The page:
Communication Technology Considerations for the Intelligent Utility Network

Most industries have experienced
significant transformations over
the past few decades, which have
resulted in improved business processes
and a more efficient operating structure.
These transformations, to a large extent,
have been facilitated by applying appropriate
technology improvements, in concert
with changed business processes.

The utility industry is just starting to
take advantage of these transformational
opportunities, which are, in turn, affected
by several significant operational challenges,

  • An aging transmission & distribution
    (T&D) workforce, coupled with
    fewer workers entering the field
    and increased training costs and
  • An aging T&D physical infrastructure,
    making it more challenging to manage
    the distribution network in a safe and
    efficient manner;
  • Increased pressure to provide a reliable
    distribution network in support of
    today’s digital economy; and
  • Increased demand for products and
    services that allow customers to
    manage their energy use more efficiently,
    thus reducing future power

Solution building blocks that are critical to
the development of the intelligent utility
network (IUN) include:

  • Business and process models;
  • Architecture design, including a common
    data model;
  • Advanced analytics;
  • Advanced communication network
    architectures, and embedded sensors
    and actuators;
  • Additional technical infrastructure
    elements as required and
  • Industry partnerships, like IBM/Cisco.

IBM’s focus in this effort is to put a sensor
fabric in place across the utility value
chain, from the data sources, to the
applications that use the data, and then
to business support and operations (see
Figure 1). This model provides a utility
with the flexibility and agility to respond
to ever-changing requirements and integrate
or upgrade new operational environments.
In other words, the intelligent
network unifies the utility’s equipment,
systems, customers and employees. It
enables on-demand access to information
about customers, assets and the T&D grid,
which is then used to continuously optimize
operations and planning.

Intelligent Utility Network Functions

The IUN enables companies to manage
operations across the entire enterprise,
rather than in individual business units or
departments. One overarching objective of
the IUN is the deployment of various sensors
along the grid to collect and analyze
a wide variety of data in order to automate
certain actions to the grid (such as reconfiguring
the grid automatically). While
there are many elements of the IUN, the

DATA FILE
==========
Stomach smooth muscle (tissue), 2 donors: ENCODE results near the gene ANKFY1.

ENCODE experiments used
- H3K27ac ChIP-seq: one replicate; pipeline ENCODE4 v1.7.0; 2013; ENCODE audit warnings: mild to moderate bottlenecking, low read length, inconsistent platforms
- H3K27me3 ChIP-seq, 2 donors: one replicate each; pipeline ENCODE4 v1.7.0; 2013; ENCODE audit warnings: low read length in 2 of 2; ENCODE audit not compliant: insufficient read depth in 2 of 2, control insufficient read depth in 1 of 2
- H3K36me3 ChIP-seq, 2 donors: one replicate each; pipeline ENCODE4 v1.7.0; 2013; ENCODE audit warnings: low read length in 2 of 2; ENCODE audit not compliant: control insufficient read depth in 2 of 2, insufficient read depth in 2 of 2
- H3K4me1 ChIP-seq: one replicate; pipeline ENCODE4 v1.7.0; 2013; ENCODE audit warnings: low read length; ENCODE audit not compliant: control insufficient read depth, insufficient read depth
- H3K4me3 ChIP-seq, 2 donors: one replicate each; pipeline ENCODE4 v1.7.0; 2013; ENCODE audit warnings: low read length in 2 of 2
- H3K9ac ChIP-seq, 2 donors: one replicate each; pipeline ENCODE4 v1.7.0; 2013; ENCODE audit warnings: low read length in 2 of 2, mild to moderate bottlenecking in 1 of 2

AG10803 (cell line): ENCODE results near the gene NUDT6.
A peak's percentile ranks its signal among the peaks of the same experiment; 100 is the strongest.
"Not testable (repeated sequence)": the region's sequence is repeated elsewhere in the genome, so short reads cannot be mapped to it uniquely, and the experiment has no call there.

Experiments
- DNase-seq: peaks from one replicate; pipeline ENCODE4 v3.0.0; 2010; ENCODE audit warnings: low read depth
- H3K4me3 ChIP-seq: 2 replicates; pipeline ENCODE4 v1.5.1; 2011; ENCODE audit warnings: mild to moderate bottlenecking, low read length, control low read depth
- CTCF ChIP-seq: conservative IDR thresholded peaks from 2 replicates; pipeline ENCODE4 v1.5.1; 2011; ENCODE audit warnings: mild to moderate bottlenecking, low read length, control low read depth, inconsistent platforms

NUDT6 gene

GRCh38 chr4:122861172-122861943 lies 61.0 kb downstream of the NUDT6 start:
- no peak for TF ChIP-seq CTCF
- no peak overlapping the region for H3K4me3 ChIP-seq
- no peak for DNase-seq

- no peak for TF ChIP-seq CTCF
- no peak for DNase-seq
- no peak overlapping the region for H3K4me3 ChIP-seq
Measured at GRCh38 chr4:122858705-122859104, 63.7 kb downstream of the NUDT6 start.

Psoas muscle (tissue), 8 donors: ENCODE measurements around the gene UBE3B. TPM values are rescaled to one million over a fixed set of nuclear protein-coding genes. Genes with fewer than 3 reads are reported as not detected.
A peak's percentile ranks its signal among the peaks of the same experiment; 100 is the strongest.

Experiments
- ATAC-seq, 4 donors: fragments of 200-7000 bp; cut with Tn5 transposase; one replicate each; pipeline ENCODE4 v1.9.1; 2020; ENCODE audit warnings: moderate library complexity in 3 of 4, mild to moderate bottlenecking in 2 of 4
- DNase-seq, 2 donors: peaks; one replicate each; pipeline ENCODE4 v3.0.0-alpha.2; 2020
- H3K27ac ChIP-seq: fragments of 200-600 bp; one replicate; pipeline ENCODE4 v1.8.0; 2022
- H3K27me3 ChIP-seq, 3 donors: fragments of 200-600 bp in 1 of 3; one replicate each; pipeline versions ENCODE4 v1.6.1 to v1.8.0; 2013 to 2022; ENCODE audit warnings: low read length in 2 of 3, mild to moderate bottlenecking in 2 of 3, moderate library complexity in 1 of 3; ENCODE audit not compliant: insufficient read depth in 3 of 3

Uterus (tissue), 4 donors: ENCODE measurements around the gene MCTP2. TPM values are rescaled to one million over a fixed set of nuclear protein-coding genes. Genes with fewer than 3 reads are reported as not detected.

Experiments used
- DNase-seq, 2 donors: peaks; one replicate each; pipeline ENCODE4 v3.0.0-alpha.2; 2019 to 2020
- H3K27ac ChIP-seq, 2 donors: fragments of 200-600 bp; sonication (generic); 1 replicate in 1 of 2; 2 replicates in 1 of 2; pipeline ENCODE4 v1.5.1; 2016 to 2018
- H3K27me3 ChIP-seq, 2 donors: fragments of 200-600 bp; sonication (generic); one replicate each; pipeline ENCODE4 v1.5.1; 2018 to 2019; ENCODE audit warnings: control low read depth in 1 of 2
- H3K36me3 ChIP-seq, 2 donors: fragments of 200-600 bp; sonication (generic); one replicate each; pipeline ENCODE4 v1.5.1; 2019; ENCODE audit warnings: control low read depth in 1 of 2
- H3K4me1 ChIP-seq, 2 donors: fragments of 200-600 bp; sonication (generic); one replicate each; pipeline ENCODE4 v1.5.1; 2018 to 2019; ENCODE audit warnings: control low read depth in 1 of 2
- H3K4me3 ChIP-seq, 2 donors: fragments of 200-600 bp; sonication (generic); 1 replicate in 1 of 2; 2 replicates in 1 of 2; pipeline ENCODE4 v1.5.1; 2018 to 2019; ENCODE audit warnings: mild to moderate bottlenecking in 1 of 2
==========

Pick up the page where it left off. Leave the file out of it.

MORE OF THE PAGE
following form the core design:

  • Feature 1: Enable Internet Protocol

    The IUN is based on the conversion
    from analog to digital, providing greater
    quality and access to operating information.
    By enabling all devices on the
    network through IP (Internet protocol)
    communication, companies will be able
    to grow their networks quickly and take
    advantage of new innovations. Examples
    of these technologies include wireless,
    broadband over power line (BPL)
    and voice over IP (VoIP).
  • Feature 2: Open Technologies, Open
    Standards, Consistent Architecture

    With the IUN, the complexity of using
    devices is decreased by adoption of

    industry standards. Internal users open
    devices with technologies already familiar
    to them, thus lowering the cost of
    acquiring new talent for development
    and maintenance. A common architecture
    drives the implementation, incorporating
    industry standard data models,
    open technology communications, and
    adoption by business partners.

  • Feature 3: Enable/Support New
    Business Opportunities

    As new business models are created,
    energy companies need to explore new
    sources of revenue. By building flexibility
    into their network design, businesses
    will be able to expand quickly
    and accommodate new acquisitions or
    divestures. Examples sweeping the utility
    industry include IP telephony, broadband
    Internet access and security-monitoring
  • Feature 4: Consolidation Through
    Public and Private Networks

    To realize the promise of convergence,
    utilities need a clear strategy for moving
    from a “disconnected” business to
    one that has key processes integrated
    through collaborative portals. Today the
    convergence of voice, video and data is
    set to transform business relationships
    and collaborative strategies forever.
  • Feature 5: Security Based on

    Regardless of the current or future
    infrastructure, information access
    and security is critical to energy
    and utility companies. By migrating
    to the IUN, companies can leverage
    the latest technology advances for
    securing people and devices throughout
    the network.
  • Feature 6: Business Resilience of
    Critical Infrastructure

    Today’s dynamic business climate
    mandates a shift from the traditional,
    reactive disaster recovery methods
    to a more process-oriented, proactive
    approach to information availability and